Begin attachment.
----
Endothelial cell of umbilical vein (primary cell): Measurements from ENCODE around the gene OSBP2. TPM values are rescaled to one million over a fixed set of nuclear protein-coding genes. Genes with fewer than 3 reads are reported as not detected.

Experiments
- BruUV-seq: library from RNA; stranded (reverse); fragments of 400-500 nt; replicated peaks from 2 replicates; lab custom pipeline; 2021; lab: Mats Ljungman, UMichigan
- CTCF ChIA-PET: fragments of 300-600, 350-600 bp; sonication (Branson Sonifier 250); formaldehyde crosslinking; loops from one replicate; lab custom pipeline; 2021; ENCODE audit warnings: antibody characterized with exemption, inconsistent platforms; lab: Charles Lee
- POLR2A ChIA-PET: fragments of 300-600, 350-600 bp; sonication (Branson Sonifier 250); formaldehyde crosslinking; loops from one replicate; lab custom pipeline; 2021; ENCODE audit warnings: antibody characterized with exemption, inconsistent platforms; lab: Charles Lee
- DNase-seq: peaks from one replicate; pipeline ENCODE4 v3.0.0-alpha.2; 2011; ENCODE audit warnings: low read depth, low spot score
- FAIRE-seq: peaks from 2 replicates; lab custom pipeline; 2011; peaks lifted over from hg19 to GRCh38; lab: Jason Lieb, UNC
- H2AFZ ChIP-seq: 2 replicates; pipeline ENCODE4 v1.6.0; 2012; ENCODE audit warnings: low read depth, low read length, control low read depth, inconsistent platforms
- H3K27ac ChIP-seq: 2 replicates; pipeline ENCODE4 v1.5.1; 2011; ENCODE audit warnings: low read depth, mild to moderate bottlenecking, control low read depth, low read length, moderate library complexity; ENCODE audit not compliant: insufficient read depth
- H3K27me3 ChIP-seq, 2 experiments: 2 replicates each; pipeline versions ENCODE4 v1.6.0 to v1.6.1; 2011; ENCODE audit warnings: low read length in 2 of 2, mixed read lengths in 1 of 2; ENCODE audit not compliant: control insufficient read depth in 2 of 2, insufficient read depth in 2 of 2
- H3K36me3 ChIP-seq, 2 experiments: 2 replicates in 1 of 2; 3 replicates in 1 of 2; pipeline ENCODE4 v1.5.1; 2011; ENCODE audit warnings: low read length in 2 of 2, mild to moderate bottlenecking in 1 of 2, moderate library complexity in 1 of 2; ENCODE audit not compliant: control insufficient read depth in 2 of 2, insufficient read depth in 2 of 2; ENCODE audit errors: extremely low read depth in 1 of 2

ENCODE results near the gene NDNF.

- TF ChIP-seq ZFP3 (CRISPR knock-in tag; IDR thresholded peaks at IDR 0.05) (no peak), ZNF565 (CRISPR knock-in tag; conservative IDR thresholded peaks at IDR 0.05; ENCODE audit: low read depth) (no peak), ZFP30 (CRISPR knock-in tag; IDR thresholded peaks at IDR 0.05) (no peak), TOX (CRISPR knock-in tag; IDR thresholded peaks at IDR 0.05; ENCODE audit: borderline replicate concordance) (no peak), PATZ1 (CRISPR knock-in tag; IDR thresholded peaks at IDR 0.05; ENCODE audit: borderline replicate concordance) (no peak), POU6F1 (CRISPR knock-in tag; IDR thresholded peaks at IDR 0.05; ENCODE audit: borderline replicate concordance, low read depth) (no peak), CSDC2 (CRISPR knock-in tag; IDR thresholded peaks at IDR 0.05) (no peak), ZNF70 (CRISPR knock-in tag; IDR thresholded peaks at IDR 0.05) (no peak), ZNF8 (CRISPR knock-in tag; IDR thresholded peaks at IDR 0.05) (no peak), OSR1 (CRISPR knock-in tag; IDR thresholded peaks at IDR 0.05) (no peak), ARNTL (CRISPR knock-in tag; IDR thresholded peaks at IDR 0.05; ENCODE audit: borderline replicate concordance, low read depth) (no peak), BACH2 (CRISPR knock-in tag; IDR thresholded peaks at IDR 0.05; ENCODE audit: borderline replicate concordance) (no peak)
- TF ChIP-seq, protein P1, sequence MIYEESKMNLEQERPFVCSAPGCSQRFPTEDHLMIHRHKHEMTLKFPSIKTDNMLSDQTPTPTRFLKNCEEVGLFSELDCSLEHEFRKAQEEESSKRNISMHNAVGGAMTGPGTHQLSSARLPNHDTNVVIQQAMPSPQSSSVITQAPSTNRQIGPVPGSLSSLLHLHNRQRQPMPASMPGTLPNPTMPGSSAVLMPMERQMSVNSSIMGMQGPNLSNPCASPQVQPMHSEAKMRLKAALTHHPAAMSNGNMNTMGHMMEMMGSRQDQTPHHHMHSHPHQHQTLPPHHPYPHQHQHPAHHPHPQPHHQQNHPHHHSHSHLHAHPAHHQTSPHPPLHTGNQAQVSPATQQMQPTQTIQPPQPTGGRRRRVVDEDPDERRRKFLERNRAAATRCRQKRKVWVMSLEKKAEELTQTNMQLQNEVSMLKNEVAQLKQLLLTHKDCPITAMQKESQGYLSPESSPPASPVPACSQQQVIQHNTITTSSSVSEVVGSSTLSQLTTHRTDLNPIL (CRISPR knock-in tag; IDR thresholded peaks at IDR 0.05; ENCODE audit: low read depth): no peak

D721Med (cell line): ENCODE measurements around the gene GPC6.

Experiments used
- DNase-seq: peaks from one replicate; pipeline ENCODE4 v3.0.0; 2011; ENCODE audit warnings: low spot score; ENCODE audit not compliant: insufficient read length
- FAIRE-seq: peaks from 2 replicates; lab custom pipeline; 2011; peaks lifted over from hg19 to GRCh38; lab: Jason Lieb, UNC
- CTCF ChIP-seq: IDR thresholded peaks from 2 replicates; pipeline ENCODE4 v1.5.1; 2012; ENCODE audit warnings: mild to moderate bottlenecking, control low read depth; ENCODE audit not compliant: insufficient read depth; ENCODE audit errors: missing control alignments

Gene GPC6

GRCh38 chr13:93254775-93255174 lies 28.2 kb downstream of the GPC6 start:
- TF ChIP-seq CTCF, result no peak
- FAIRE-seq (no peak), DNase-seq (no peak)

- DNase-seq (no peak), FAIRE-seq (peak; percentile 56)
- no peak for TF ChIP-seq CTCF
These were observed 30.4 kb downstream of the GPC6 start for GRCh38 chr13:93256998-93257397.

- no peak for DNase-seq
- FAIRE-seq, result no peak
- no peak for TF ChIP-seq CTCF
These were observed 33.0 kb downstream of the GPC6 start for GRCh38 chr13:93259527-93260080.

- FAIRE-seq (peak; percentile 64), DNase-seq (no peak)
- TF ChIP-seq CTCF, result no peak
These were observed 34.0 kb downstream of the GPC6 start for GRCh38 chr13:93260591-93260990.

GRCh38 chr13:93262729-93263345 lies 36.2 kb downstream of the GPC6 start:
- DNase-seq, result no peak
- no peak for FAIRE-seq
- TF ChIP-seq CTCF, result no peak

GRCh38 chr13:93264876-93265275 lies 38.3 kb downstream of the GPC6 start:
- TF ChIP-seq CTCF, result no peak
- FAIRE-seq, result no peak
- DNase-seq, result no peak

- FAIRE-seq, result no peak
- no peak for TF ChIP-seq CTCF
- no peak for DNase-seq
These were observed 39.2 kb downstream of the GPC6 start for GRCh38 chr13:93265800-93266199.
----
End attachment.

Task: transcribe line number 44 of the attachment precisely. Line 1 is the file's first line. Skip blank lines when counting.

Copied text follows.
- no peak for DNase-seq